After the advocated behavior has been established, adjustment to the reward schedule is necessary. B.F. Skinner researched reward schedules in the 1950s and the findings are still relevant today. Skinner found that varying the reward schedule was the only way to sustain a desired behavior in the long run. Now that gift card is only awarded after three safety issues are reported, then after five and finally, after seven safety reports.. This variation of the reinforcement schedule allows the motivation level to remain high but prevents predictability. Lower incentive costs will also result due to the fact that fewer rewards are needed.

The type of reward and value further enforce behaviors. Rewards with monetary value can include: gift cards, merchandise, awards and travel. Non-financial incentives might include leaving work early, comp days and public recognition from management.

4. Give Appropriate Feedback

Praise can be used as a reward to sustain desired behavior, but will not always lead to a desire for mastery. Giving feedback without praise is a more appropriate way to promote this quest to be the best within an individual. Feedback can be largely positive, but should also pinpoint areas where improvement is needed. Logically an individual who is praised without constructive criticism may assume they do not need to improve.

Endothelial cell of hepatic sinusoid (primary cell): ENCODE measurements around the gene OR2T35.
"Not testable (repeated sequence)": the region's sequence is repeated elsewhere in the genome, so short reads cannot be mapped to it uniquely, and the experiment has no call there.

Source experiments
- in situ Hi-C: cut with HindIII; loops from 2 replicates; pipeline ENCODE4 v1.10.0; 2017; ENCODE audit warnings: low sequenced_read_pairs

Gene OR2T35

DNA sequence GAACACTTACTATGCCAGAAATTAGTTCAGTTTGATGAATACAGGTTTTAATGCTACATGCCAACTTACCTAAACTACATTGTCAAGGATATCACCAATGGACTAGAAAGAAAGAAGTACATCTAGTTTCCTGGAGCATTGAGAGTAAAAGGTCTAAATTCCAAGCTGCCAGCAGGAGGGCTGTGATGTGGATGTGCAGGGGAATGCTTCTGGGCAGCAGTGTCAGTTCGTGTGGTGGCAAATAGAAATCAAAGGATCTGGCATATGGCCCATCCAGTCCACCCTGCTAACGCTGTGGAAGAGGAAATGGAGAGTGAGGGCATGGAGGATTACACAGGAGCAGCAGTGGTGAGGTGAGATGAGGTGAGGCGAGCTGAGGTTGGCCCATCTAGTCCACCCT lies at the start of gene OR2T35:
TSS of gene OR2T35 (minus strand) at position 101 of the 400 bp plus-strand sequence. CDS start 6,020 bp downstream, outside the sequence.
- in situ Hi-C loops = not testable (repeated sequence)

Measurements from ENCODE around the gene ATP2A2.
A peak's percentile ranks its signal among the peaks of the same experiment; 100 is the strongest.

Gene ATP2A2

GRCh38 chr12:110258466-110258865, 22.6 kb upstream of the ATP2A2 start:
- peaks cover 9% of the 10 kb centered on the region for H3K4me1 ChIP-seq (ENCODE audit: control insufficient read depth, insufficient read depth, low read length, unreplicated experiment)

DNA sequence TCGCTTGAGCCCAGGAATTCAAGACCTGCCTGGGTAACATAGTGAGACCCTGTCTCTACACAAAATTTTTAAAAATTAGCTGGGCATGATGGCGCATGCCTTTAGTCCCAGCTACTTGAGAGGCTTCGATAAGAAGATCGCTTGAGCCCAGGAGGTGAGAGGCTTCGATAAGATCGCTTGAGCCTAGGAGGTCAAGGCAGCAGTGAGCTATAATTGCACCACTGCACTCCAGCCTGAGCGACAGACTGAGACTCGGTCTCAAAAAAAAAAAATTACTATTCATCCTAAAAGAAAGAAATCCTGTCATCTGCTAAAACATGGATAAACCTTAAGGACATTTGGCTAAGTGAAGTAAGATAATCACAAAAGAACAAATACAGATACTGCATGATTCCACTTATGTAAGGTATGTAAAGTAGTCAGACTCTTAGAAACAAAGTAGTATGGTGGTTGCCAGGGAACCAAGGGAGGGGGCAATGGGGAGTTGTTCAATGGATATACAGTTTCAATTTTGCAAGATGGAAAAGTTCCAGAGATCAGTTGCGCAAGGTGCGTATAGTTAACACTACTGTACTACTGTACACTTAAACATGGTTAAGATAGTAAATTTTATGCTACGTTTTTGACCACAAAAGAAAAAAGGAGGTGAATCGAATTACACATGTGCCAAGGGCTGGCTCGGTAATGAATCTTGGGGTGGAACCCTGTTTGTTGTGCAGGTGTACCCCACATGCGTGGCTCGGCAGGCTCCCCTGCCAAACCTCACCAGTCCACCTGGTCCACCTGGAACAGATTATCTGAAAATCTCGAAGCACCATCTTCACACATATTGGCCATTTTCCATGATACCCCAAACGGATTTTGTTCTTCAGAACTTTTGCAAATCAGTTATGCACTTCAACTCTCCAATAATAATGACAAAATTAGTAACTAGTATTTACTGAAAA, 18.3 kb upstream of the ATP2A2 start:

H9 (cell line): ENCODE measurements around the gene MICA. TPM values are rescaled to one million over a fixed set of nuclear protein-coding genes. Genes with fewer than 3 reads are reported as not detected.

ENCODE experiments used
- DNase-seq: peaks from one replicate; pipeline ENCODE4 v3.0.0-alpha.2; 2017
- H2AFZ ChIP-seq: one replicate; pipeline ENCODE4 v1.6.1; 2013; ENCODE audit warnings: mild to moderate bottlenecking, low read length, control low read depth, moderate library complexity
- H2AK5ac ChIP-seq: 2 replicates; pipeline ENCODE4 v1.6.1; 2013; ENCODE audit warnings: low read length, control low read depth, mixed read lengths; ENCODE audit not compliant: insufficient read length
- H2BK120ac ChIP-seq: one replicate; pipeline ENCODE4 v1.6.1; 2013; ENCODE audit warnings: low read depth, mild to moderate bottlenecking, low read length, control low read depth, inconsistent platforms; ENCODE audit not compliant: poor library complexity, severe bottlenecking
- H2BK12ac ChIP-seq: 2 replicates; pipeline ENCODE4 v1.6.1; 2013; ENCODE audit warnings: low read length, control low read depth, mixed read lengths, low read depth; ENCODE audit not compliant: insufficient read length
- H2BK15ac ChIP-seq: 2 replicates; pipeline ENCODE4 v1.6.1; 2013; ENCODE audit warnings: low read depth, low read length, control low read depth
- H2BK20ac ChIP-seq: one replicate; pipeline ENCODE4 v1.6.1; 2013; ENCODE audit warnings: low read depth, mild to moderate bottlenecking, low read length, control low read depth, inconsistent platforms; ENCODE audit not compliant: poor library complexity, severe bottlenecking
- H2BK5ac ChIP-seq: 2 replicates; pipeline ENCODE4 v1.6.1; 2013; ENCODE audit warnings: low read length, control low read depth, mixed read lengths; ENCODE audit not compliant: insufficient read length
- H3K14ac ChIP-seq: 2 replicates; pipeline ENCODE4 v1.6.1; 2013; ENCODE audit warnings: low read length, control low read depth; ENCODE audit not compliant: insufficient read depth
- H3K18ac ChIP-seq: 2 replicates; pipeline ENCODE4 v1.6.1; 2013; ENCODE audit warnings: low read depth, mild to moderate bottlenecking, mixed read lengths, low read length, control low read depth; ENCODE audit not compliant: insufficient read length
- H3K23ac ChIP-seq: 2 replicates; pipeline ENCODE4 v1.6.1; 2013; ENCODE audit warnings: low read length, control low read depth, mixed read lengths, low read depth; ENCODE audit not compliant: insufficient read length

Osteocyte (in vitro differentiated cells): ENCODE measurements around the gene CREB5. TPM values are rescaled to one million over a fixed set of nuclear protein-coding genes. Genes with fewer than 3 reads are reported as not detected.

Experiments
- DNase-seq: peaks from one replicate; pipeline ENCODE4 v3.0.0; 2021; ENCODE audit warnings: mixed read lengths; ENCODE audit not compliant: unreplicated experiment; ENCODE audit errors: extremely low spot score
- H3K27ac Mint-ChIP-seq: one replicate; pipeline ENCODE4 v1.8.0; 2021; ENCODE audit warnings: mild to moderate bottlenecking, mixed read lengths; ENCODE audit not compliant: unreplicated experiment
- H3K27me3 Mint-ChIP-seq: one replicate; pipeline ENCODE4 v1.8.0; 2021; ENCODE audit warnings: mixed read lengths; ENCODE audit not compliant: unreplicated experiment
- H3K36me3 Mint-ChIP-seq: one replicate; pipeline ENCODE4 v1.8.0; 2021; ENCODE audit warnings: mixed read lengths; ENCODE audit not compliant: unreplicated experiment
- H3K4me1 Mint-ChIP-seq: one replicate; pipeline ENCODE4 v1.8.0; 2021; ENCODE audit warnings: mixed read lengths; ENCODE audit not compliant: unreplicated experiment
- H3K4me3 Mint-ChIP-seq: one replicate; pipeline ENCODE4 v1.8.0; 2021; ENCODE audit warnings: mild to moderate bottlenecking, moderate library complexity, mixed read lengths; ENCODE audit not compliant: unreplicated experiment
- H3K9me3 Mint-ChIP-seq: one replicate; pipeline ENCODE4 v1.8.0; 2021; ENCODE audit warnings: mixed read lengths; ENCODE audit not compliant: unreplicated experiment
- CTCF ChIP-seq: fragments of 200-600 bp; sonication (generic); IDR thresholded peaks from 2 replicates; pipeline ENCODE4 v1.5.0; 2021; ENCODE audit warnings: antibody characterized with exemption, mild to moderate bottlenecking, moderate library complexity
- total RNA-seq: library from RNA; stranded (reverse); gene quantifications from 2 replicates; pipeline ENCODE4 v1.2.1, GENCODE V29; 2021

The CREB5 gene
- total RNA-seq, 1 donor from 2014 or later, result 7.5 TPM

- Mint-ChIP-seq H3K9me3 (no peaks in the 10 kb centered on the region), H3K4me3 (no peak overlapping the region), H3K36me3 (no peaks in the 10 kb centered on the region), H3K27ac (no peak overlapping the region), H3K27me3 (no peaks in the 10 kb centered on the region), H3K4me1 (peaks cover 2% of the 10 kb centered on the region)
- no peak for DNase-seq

Weinschenk took 30 years of learnings in behavioral psychology and identified knowing when to reward as one of the four most important ways to motivate employees. At JNR, we have dedicated our own 30 years to mastering the keys to employee motivation. This has resulted in a keen expertise of understanding the appropriate times to reward, type of rewards to utilize, ways to communicate reward programs and most cost-effective ways to administer rewards. Incentives utilized by JNR include: travel, reward cards and merchandise. Whether you are looking for the appropriate reward to reinforce small behaviors such as cleaning up the company kitchen or large endeavors like reaching multi-million dollar sales targets, we have the tools to ensure that all of your employees desire mastery of their craft.